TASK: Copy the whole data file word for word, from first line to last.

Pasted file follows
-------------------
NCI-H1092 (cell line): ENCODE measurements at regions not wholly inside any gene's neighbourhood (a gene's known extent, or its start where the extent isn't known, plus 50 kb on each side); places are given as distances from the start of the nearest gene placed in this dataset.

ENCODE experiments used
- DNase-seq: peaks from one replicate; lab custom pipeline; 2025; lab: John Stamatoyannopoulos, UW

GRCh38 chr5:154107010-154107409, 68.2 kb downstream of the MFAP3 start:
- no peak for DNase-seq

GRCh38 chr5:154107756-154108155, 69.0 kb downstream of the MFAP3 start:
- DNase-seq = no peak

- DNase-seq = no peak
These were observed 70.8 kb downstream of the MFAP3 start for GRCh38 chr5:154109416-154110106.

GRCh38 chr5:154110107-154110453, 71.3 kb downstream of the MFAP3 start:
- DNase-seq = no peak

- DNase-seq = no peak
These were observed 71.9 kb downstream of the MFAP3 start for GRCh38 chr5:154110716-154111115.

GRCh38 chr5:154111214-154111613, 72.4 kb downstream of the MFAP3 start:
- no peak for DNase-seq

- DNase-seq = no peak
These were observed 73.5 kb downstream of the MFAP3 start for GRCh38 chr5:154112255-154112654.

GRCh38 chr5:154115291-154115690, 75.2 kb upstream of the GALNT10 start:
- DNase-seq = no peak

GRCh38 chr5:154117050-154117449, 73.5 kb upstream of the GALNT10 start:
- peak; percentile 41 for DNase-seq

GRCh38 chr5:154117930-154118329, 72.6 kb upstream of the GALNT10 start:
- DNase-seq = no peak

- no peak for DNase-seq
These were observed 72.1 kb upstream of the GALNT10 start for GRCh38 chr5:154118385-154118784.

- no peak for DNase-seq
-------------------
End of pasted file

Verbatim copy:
NCI-H1092 (cell line): ENCODE measurements at regions not wholly inside any gene's neighbourhood (a gene's known extent, or its start where the extent isn't known, plus 50 kb on each side); places are given as distances from the start of the nearest gene placed in this dataset.

ENCODE experiments used
- DNase-seq: peaks from one replicate; lab custom pipeline; 2025; lab: John Stamatoyannopoulos, UW

GRCh38 chr5:154107010-154107409, 68.2 kb downstream of the MFAP3 start:
- no peak for DNase-seq

GRCh38 chr5:154107756-154108155, 69.0 kb downstream of the MFAP3 start:
- DNase-seq = no peak

- DNase-seq = no peak
These were observed 70.8 kb downstream of the MFAP3 start for GRCh38 chr5:154109416-154110106.

GRCh38 chr5:154110107-154110453, 71.3 kb downstream of the MFAP3 start:
- DNase-seq = no peak

- DNase-seq = no peak
These were observed 71.9 kb downstream of the MFAP3 start for GRCh38 chr5:154110716-154111115.

GRCh38 chr5:154111214-154111613, 72.4 kb downstream of the MFAP3 start:
- no peak for DNase-seq

- DNase-seq = no peak
These were observed 73.5 kb downstream of the MFAP3 start for GRCh38 chr5:154112255-154112654.

GRCh38 chr5:154115291-154115690, 75.2 kb upstream of the GALNT10 start:
- DNase-seq = no peak

GRCh38 chr5:154117050-154117449, 73.5 kb upstream of the GALNT10 start:
- peak; percentile 41 for DNase-seq

GRCh38 chr5:154117930-154118329, 72.6 kb upstream of the GALNT10 start:
- DNase-seq = no peak

- no peak for DNase-seq
These were observed 72.1 kb upstream of the GALNT10 start for GRCh38 chr5:154118385-154118784.

- no peak for DNase-seq